Propel Query Optimization Tips

by Alvaro

Below I will like to share some snippets for optimizing Propel queries.

Replace MyTablePeer::retrieveByPk() with a custom query.

If in our code we have something like:

  //do something here

Where we can see that the result from the retrieveByPk() call is used as a boolean, it is better to replace it with a custom query like this:

public static function recordExists($id)
  $c = new Criteria();
  $c->add(self::ID, $id);
  return self::doCount($c) > 0;

This method will be added to the MyTablePeer class. Asuming that self::ID is the primary key of the table this will return true if there is a record entry with that id on the table -you should adapt the Criteria to your needs.

Then in our code we can do like this:

//do something here

Instead of retrieving the whole row from the database and asking Propel to populate an object, we just get a boolean based on the result of the doCount.

Use custom queries when possible.

In this tip remember the when possible and add a when needed. Here is an example to clarify my point:

Let say we are retrieving 50 rows from the database to iterate over them and display one field in a snippet like this:

<?php foreach($users as $user): ?>
  <?php echo $user->getNickname(); ?>
<?php endforeach; ?>

Then is better to perform a custom query to retrieve the nickname column instead of getting the whole row for each object. Just keep in mind that this kind of change should we performed on a per need basis. If this action is getting slow or raising the database load, then we have to optimize it. If this is not the case, then we should think twice before doing this kind of changes, where the code get little bit more complicated. Why? Because if we start to have custom queries everywhere then we lose the ease and power of Propel.

Here is the example:

public static function retrieveActiveNicknames()
  $c = new Criteria();
  $c->add(UserPeer::ACTIVE, true);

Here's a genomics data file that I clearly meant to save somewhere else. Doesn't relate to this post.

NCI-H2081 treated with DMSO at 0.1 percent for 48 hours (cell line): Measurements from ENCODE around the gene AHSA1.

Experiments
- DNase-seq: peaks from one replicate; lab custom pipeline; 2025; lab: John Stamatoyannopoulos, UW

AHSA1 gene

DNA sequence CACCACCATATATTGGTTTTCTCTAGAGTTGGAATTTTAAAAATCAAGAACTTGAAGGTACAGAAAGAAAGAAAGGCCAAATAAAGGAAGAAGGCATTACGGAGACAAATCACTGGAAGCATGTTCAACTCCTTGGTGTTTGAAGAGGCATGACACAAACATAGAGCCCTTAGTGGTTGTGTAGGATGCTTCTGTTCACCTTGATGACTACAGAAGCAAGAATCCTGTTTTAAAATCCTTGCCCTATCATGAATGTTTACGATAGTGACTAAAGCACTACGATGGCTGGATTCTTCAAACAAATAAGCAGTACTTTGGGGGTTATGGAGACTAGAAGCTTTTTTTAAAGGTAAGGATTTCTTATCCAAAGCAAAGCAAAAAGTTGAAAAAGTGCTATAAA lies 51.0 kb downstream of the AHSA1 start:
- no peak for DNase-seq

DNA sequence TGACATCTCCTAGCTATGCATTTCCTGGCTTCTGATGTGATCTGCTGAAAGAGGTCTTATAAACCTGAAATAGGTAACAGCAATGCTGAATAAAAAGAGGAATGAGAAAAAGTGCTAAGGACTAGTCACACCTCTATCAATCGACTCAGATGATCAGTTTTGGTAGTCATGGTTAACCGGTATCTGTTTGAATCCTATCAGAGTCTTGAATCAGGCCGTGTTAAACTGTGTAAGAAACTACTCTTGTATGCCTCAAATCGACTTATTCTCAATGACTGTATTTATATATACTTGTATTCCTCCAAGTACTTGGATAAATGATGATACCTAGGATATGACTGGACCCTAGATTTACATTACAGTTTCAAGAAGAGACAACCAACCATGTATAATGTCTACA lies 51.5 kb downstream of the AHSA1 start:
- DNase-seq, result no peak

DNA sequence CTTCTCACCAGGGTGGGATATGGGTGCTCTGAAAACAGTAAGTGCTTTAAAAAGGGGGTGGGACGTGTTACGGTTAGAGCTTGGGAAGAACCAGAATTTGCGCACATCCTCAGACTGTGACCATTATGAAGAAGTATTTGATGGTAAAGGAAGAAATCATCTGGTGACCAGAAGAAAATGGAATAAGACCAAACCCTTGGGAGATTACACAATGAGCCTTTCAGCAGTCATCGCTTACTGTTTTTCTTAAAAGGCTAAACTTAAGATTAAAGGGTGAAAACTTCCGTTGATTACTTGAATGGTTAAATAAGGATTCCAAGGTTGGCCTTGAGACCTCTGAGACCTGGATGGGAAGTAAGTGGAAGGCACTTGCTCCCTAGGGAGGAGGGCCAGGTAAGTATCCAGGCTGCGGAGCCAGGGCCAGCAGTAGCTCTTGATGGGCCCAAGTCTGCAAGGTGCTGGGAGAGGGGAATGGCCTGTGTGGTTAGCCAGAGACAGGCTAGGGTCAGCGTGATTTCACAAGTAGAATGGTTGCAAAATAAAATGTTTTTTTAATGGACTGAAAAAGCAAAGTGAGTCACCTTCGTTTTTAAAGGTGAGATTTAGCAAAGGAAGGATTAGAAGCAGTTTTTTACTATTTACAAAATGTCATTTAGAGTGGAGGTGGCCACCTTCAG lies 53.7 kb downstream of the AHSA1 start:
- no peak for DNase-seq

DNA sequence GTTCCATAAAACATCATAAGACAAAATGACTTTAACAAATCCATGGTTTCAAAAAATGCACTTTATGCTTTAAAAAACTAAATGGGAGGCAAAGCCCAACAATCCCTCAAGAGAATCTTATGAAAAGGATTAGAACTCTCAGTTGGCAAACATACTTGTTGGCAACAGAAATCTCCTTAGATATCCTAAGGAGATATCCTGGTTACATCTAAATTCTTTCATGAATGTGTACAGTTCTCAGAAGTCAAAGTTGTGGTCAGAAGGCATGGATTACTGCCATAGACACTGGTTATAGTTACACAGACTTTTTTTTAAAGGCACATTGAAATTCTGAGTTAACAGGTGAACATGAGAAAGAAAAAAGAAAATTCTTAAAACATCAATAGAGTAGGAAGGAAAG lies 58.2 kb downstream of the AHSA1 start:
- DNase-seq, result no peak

return UserPeer::doSelectRS($c);

This method is added to the UserPeer class. As you can see, after creating the Criteria object, we clear the select columns. Then we provide the where clauses. The return will be a Propel ResultSet object. In the propel installation folder you can check the ResultSet Interface to see the available methods.

To use this code we can do the following inside an action:

$this->nicknames = UserPeer:: retrieveActiveNicknames();

Then in a template:

<?php while($nicknames->next()):?>
  <?php $nickname = $nicknames->getRow();?>
  <?php echo $nickname['nickname']; ?>
<?php endwhile; ?>

In the last snippet I also show how to handle the case when we are retrieving more than one column. In this case to get the current row from the resultset we call the method getRow(). It will return an array whose structure will vary according to the fetch mode we are using.

If we need just a few columns and we know the order that they will be returned from the database then we can do the following:

<?php while($nicknames->next()):?>
  <?php echo $nicknames->getString(1);?>
<?php endwhile; ?>

For the last snippet to work we have to set the fetch mode to ResultSet::FETCHMODE_NUM. Keep in mind that the column index in a resultset start at 1. Inside the ResultSet interface we can see the available methods to retrieve different data types like getInt(), getFloat(), etc.


After we improved an action with this techniques we saw that from over 20 MB of memory usage we went to less than 10 MB performing the same amount of queries. While we shouldn’t go wild and start adding custom queries all over the place, I suggest you to keep an eye on the database load and memory usage raised by Propel to improve the performance of your website.

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